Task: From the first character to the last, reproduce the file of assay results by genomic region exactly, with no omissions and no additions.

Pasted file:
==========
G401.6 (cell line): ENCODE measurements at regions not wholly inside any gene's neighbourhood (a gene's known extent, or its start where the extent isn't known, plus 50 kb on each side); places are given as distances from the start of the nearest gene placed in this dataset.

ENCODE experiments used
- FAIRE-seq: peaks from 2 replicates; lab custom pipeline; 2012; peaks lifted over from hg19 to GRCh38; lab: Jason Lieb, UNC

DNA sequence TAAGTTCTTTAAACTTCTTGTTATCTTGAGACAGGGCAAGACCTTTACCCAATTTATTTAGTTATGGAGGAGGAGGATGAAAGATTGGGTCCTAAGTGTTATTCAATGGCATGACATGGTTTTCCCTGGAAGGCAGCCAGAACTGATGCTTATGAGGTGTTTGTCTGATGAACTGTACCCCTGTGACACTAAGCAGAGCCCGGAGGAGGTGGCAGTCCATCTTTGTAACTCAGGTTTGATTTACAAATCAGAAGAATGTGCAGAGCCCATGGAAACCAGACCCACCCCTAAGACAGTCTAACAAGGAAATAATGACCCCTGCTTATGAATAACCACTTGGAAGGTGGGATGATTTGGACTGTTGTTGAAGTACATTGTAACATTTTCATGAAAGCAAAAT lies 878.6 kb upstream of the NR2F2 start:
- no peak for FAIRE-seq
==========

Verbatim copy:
G401.6 (cell line): ENCODE measurements at regions not wholly inside any gene's neighbourhood (a gene's known extent, or its start where the extent isn't known, plus 50 kb on each side); places are given as distances from the start of the nearest gene placed in this dataset.

ENCODE experiments used
- FAIRE-seq: peaks from 2 replicates; lab custom pipeline; 2012; peaks lifted over from hg19 to GRCh38; lab: Jason Lieb, UNC

DNA sequence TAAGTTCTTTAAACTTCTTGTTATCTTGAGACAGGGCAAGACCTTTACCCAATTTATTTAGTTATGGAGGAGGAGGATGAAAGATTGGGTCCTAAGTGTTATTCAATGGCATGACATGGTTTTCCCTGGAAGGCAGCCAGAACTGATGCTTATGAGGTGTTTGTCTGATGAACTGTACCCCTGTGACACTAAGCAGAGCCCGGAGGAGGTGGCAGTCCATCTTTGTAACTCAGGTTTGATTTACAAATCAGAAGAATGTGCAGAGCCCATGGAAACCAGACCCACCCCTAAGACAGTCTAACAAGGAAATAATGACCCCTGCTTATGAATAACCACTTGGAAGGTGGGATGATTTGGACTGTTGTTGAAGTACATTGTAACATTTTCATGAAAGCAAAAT lies 878.6 kb upstream of the NR2F2 start:
- no peak for FAIRE-seq